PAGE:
April 01, 2010

The Devil Is in the Details

I have spent the last six weeks editing a book. Publishing in the digital age isn’t what it was. The days of turning in a physical manuscript and waiting for the proofs seem long-since gone. To be an author/editor is also, now, to be a copy editor and type setter. My eyes are addled by the constant scrutiny, searching earnestly for rogue commas and inadvertent spaces; watching out for the differences between Em spaces and En spaces; burning the occasional ‘which’ that should be a that, which follows a genuine rule you know; juggling leading (line spacing), and font sizing, headings and subheadings, headers, footers and the like. I’ve also been unifying spelling and punctuation. When you have fifteen people writing in English who hail from half-a-dozen different countries it is quite apparent that English is not one language but many. Also references: there are really only four main styles of academic referencing, but most academics write in an idiosyncratic combination of all four. Making one out of four is a devilish business. And of course there are mistakes, and often not of the obvious variety. Would you be able to spot that a quote from Cicero is mistakenly attributed to ‘On Ends’ when really it came from ‘On Duties’? Well, to my surprise, I did.

Now, forget page counts and word counts. When you consciously set about eyeballing every facet of a document (you can hit the show/hide button in MS Word to make every key stroke appear on the page, including spaces and carriage returns) the relevant number becomes the character count. There are, at present, 707,000 characters in this book. I am, understandably I think, bleary eyed. But I am also satisfied.


Why? Because this stuff is important. Too many people these days cannot form basic sentences in their native language (I am reasonably convinced that the problem is worst for English speakers). Spelling has gone out of the window; punctuation is like some mysterious black art; grammar, so far as many people are concerned, is merely your mother’s mother. Mistakes are passed over unnoticed. The beautiful, slippery, taut but paradoxically flexible vagaries of grammatical rule are jettisoned in favour of expediency, laziness, and an altogether unengaged approach to discourse. I maintain, however, that these things are the pillars of politeness. They afford us grace in our interlocutions. They hold us together by a common bond. They pour meaning into belonging, and grant that feeling an esteem, appreciated most, perhaps, when we see it abused. And yet our language, when used properly, also allows us to transcend its strictures, and therein lies its power, its authority, and dare I say it, its cool. But rules can only be broken when rules are known. Otherwise transgression is simple ignorance, and in simple ignorance there is no power, and no authority. There is no cool.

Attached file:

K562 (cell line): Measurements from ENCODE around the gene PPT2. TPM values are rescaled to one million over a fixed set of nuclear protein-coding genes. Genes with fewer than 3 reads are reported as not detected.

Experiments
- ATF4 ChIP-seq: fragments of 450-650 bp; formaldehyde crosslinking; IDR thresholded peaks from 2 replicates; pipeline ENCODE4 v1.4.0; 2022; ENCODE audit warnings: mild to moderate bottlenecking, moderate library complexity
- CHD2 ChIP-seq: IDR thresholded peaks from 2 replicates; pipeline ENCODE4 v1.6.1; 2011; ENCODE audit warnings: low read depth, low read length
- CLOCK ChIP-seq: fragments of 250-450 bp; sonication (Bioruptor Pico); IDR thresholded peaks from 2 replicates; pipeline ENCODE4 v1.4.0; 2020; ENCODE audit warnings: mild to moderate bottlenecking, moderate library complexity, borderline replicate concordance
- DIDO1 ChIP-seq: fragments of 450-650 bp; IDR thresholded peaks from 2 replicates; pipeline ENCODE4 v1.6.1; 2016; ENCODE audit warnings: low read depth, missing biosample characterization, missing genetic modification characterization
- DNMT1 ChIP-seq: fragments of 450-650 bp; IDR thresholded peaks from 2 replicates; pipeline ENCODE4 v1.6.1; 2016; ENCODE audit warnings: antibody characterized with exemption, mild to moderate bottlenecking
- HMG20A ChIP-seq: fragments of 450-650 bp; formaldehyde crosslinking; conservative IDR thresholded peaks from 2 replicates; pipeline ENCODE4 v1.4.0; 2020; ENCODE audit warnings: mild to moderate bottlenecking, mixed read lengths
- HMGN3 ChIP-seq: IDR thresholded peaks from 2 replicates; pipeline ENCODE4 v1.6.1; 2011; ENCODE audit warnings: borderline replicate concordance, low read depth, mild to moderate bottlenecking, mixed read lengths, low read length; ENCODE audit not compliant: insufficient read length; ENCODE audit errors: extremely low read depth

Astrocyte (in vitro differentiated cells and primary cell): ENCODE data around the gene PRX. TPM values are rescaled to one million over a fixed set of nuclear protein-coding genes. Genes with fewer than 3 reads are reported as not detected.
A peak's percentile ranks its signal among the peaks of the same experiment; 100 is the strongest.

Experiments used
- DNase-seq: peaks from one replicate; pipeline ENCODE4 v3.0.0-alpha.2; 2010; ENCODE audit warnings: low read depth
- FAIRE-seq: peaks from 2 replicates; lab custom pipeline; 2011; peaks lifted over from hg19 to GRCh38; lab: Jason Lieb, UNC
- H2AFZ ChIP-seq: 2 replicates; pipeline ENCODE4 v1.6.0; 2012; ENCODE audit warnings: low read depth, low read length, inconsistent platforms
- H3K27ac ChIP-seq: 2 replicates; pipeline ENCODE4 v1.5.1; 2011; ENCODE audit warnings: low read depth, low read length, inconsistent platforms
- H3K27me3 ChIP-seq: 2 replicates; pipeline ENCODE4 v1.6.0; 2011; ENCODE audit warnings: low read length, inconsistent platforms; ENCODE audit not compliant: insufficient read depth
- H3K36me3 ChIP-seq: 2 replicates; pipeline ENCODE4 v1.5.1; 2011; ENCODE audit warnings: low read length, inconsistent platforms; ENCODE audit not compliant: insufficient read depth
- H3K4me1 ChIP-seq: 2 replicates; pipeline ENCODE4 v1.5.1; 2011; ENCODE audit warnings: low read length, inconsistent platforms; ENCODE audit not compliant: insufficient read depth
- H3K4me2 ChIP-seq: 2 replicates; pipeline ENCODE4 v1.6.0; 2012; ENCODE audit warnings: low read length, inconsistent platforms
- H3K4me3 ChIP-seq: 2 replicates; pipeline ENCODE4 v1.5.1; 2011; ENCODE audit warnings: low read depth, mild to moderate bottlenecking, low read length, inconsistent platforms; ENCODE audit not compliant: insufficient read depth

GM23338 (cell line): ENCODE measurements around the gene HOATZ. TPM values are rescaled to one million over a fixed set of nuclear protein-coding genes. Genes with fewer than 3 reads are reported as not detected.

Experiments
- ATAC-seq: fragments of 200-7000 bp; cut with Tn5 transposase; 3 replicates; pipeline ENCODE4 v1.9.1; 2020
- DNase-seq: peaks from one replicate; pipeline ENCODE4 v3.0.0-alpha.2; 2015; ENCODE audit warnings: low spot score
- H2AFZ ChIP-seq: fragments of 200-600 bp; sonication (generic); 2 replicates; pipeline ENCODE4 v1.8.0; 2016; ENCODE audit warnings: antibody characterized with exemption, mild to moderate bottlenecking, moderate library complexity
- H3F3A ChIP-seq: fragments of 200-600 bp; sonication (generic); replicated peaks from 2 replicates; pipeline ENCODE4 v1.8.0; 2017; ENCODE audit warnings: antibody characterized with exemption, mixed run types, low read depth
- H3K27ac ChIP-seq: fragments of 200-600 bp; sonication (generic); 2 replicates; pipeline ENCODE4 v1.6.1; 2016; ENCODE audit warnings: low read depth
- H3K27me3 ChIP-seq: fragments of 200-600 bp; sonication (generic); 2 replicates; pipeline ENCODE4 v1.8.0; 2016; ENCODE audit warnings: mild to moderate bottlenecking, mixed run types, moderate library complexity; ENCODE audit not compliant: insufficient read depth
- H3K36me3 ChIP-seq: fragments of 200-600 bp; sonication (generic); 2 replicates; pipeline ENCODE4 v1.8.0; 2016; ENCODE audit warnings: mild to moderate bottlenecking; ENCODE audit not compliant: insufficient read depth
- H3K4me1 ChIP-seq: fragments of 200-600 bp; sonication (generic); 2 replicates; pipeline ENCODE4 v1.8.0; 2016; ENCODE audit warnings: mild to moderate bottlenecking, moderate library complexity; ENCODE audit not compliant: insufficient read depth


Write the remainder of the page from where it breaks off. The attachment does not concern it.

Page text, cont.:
The Devil is in the details. We should do well to pay them mind. Our language is, after all, a precious inheritance.

3 comments:

  1. Good entry and congratulations on finishing another edit. I find editing to be probably the singularly hardest thing I've done and yet at the same time it is, as you say, very rewarding. It's so easy to lapse in concentration for just a second or two and miss a mistake and you're even more prone to do so when it's your own writing so you know what it should say anyway. But it feels quite an achievment to reach the end. I keep my printed manuscript copies with their scribbles and changes jotted in as a souvenir of the effort taken.

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  2. Thanks Peter, yes, it's rewarding to reach the end. I shall no doubt find out about my lapses in concentration in due course. When my first book came out, I naturally found the errors immediately. I have filed my frustrations under 'inspirations for the second edition'. I too keep the drafts, which, along with rejection letters, are morbid artefacts that somehow spur me to keep going.

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  3. Oh - the first edition of my book I spelled 'Ethiopian' as 'Ethipiopian' I still have no idea how it got past several read-throughs as it was so obvious it almost leapt off the page of the final copies. I think that is my worst lapse, I hope so because if there is a bigger one I'll be too ashamed to type again. Thankfully it was published print on demand so I could rectify after only a few copies were sold.

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